Transmitted along with the encoded binary information is a unique sync word to delineate the separate scan lines. A sync word is unique in the sense that the particular combination of binary digits comprising such a sync word could not, by definition, appear in the output encoded waveform. Such a sync word is inserted into the information wave stream at the load-unload control 20 by means of the scan index detector 58. Such a scan detector could be any of the known scan detection devices, which for example, could comprise a photoelectrical cell, not shown, adjacently disposed to the scan road turret arrangement. A similar print index detector 60, also not shown, is provided for the receive mode, being selected by index selector 63. The derived signal therefrom would then be applied to store control 66, the operation of which will be more fully hereinafter described.

After the encoding and storing operations, the encoded waveform must be prepared for transmission to a similar transceiver unit at the remote location. Therefore, at the input and output ends of the transmission medium are circuits for providing compatibility between the transmitter and receiver circuits and the transmission medium. These circuits, commonly called data sets, provide impedance matching and power amplification and/or modulating apparatus. Such data sets may, for example, comprise a conventional line driver, radio transmission unit, and the like. As fully set forth in copending application No. 572,493, acoustic coupling may be utilized for mobility and simplicity in the use of a conventional telephone handset. It is, of course, possible to utilize direct electronic coupling to the transmission medium.

In the receive mode, the two-level binary signals derived from the receiver data set 30 are then applied to the frame code detector 32. This unit it utilized to detect the unique sync word that was inserted in the binary wave train at the transmitting transceiver. Upon detection of the sync word, the store control 66, which is essentially a counter, is energized and advanced one count. Such a frame code detector 32 may comprise logical flip-flop circuitry which is wired to detect the particular configuration of the unique sync word utilized. The output information from the frame code detector 32 is then passed onto load-unload control 20 which, as described in conjunction with the transmit function of the transceiver, is used to load the buffer store 18 with the binary encoded information. Load-unload control 16 draws the information from the buffer store 18 at a rate to be utilized by the output printer unit. As the information is unloaded from the buffer store through the load-unload control 16, another frame code detector 34 will detect the same unique sync word as was detected at frame code detector 32.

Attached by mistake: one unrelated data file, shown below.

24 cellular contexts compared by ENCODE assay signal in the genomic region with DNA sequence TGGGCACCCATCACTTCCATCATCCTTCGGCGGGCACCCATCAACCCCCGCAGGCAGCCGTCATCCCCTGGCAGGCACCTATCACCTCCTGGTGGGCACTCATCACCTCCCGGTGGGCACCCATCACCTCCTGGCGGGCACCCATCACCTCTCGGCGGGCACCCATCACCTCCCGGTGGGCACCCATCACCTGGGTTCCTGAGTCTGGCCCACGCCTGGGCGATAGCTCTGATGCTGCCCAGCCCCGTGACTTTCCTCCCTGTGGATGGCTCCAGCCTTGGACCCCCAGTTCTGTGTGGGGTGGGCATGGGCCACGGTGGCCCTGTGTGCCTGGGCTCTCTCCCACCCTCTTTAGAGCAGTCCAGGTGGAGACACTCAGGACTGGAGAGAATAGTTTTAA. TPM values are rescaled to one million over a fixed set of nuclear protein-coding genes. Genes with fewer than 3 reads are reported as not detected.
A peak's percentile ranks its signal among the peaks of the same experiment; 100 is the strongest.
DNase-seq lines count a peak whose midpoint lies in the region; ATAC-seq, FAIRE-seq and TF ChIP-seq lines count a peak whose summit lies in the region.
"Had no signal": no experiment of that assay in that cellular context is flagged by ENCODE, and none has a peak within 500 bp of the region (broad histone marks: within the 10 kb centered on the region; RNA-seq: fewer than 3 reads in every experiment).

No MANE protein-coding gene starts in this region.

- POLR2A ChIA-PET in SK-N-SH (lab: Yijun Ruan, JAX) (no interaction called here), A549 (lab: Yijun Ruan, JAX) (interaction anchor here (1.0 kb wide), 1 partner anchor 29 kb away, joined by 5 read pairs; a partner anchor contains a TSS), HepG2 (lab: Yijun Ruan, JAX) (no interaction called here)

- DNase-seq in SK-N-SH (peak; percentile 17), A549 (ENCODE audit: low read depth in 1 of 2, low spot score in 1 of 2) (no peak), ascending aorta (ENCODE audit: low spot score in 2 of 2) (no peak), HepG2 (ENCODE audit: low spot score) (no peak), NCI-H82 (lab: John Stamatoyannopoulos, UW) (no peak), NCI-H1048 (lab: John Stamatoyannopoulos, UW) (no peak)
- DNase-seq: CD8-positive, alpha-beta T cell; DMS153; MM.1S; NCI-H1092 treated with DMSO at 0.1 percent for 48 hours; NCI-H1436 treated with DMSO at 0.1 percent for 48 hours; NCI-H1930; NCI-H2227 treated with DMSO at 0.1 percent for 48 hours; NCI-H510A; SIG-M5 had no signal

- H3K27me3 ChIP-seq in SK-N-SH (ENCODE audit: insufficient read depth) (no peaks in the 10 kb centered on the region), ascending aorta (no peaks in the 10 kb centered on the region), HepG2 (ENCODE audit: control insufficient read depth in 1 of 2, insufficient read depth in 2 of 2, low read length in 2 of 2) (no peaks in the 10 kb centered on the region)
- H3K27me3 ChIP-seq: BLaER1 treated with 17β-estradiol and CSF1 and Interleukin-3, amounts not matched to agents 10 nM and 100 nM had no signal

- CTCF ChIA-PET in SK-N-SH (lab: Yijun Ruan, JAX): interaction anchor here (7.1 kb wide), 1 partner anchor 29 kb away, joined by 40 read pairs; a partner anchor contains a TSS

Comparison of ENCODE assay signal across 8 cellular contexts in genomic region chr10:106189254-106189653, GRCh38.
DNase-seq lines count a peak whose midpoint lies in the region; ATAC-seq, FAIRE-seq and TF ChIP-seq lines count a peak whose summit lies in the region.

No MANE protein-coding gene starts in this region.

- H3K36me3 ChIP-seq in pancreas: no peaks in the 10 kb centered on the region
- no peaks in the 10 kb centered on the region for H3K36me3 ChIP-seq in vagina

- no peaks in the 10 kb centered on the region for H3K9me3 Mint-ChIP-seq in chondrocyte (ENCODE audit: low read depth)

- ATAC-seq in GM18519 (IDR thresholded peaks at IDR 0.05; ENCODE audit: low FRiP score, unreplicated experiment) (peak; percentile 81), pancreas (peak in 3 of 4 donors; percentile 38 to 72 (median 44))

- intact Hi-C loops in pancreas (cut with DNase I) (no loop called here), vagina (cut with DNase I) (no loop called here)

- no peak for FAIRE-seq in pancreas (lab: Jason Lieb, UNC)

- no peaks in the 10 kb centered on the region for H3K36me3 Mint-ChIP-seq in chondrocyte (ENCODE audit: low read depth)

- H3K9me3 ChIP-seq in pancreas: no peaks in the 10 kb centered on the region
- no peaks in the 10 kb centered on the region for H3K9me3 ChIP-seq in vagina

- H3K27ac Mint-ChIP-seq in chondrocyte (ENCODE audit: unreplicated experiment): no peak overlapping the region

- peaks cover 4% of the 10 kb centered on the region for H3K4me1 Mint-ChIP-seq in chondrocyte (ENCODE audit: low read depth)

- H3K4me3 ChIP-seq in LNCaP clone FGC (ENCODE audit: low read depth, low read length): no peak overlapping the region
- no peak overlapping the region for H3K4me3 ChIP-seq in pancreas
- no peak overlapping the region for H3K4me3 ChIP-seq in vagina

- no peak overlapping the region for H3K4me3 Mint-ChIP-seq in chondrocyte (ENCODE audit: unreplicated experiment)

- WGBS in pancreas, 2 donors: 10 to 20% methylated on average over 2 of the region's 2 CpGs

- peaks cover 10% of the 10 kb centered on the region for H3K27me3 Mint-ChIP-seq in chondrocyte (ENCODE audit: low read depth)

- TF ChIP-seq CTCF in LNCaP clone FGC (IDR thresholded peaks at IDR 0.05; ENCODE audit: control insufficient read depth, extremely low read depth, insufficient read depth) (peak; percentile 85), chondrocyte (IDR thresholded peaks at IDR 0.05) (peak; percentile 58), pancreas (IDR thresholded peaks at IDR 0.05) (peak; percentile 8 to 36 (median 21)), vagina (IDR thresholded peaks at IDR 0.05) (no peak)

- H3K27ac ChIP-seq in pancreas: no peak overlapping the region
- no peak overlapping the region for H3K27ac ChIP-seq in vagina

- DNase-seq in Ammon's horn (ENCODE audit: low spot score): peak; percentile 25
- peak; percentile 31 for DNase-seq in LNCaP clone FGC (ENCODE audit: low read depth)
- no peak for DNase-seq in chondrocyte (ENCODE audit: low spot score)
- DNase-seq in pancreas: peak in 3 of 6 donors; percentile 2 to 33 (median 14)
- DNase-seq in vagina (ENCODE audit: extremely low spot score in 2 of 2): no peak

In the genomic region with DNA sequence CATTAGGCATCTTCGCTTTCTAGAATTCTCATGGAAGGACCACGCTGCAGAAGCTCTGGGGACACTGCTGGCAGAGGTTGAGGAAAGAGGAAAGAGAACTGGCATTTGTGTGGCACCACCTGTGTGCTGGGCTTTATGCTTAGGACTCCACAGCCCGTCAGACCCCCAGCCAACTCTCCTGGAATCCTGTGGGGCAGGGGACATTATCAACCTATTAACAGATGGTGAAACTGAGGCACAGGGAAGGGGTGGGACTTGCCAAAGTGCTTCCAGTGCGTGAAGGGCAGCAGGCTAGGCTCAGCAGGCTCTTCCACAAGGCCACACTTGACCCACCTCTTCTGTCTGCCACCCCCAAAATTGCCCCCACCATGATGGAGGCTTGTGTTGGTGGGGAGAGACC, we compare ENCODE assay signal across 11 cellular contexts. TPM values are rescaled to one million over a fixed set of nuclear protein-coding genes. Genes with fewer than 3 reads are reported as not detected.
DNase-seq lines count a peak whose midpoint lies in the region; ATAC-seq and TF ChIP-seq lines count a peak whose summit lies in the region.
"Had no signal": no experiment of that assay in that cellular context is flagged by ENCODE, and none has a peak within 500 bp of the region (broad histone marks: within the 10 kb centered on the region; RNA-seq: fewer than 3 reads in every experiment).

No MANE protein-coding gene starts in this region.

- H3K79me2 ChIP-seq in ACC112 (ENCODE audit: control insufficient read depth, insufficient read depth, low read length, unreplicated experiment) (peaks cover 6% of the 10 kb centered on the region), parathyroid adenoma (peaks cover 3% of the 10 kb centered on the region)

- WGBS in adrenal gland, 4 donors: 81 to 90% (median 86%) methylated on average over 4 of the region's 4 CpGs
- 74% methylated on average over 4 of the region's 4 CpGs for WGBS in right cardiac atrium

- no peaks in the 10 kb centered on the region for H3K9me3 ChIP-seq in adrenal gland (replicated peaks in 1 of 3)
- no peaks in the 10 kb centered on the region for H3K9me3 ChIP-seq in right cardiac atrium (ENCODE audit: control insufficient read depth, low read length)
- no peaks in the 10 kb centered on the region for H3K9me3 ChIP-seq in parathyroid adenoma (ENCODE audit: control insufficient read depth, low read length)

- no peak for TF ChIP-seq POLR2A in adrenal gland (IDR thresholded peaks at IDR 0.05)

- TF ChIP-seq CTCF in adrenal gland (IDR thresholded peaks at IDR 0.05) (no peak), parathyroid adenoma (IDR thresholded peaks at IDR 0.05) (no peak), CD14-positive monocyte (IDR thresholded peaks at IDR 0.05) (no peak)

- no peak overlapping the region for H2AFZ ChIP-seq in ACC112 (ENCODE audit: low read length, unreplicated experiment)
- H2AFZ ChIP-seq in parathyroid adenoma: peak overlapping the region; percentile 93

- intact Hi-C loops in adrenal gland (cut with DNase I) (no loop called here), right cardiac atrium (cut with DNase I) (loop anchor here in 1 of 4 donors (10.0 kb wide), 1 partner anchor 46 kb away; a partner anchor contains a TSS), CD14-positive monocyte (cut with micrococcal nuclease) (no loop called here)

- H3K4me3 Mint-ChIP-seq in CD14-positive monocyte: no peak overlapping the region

Upon detection of the sync word at 34, a signal is used to count down the store control 66. The counting-up and counting-down operation is utilized so that the store control 66 will be able to detect the number of lines stored at the buffer store 18. That is, for example, if three lines of information have been stored at the buffer store 18, frame code detector 32 would have detected three sync words. Thus, store control 66 would have been advanced three counts, one for each of the detected input sync words. As the information is unloaded from the store, frame code detector 34 emits a signal to count down the store control 66 such that the first line output would indicate that two lines of information remain stored in the buffer store 18. As was hereinbefore set forth, the stepping paper drive motor 310 is energized by the condition indicated at the store control 66 to advance the document paper through the transceiver.

After buffer storage, the binary encoded information is directed to the binary decoder 14. This decoder, in a manner similar to the encoder operation described for the transmit mode, reconstructs the signal waveform with its associated redundancy.

A restrobe unit 36 is provided to retime the output binary information to a condition that can be applied to an output printer. If, for example, an electrographic printer is utilized, the output from the restrobe unit 36 is used to energize a high-voltage switch 38, of conventional design, operating at a predetermined operating potential. The output from the high-voltage switch 38 is coupled to the recording pen on the rotating turret 3, indicated as the write heads. As the turret revolves and scans across the copy or record paper, the high-voltage potential is selectively applied to form an invisible or latent electrographic image on the output paper document. As the recording medium passes by the write station, prior art xerographic toner and developer may be used to develop the image on the recording medium which is then fused for permanent retention of the facsimile document. A facsimile of the original document would now be available in an output tray or the like for viewing and inspection.